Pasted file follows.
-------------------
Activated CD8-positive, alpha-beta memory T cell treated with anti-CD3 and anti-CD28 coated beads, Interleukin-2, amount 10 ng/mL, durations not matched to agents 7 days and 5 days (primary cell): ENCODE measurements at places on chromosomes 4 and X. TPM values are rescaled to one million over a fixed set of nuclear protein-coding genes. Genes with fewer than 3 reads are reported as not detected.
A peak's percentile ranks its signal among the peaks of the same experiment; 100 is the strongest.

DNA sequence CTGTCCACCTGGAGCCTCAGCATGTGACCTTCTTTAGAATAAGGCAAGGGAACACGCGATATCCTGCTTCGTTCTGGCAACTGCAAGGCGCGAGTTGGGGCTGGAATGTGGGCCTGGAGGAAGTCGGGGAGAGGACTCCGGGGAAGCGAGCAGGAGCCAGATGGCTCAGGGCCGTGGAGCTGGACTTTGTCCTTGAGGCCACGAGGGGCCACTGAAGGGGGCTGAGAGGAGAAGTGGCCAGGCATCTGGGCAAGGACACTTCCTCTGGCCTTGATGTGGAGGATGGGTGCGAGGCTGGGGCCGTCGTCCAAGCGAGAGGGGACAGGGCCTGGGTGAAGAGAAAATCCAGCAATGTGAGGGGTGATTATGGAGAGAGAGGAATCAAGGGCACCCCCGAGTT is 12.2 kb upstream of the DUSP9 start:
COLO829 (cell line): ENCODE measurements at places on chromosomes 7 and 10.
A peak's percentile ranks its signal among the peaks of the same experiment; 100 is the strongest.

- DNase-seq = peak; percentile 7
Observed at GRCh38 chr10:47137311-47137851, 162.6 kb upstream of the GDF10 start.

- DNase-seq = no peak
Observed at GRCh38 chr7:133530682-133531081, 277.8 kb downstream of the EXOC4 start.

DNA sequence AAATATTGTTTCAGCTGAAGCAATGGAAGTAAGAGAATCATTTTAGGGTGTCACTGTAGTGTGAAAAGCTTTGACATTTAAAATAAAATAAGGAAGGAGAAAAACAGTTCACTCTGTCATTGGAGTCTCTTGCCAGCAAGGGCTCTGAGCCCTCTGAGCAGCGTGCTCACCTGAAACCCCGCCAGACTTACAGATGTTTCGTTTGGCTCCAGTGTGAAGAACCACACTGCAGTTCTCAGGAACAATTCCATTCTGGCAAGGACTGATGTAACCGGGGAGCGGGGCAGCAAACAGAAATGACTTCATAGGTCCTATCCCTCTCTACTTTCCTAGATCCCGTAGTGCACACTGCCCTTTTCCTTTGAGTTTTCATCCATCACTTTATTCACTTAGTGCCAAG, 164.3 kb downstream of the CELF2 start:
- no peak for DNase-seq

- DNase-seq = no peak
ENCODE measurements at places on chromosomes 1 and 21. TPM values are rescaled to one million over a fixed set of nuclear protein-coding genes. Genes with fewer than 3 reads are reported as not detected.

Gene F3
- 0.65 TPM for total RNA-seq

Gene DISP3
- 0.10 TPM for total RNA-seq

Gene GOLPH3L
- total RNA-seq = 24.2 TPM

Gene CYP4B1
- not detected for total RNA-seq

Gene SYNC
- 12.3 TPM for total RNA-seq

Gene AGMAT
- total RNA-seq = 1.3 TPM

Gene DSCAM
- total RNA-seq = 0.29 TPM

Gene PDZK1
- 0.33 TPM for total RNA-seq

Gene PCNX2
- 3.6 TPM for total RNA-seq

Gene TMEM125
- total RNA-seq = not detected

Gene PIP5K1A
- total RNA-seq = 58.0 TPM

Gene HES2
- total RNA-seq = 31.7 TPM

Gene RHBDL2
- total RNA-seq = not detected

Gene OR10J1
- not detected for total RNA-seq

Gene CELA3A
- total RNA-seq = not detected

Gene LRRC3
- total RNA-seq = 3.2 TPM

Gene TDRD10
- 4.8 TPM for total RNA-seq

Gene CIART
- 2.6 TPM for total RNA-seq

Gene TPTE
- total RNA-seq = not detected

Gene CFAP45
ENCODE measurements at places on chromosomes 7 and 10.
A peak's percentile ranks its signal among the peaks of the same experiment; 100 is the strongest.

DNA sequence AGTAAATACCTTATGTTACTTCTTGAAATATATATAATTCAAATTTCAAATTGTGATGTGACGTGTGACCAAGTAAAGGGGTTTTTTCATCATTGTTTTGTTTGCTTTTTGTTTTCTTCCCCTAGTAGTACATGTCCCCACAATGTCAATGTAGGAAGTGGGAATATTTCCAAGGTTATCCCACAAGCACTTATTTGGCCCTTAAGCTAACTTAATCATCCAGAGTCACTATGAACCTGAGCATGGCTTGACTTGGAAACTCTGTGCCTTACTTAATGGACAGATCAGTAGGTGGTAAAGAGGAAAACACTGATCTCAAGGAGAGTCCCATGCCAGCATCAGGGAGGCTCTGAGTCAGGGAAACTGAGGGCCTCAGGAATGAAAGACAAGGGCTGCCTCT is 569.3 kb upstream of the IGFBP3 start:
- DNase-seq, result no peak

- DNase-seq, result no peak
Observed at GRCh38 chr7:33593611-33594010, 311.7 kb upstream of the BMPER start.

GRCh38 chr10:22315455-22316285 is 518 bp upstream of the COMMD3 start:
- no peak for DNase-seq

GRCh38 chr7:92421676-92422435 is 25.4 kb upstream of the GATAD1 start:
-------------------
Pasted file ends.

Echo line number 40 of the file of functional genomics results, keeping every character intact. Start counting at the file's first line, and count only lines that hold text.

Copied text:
Gene OR10J1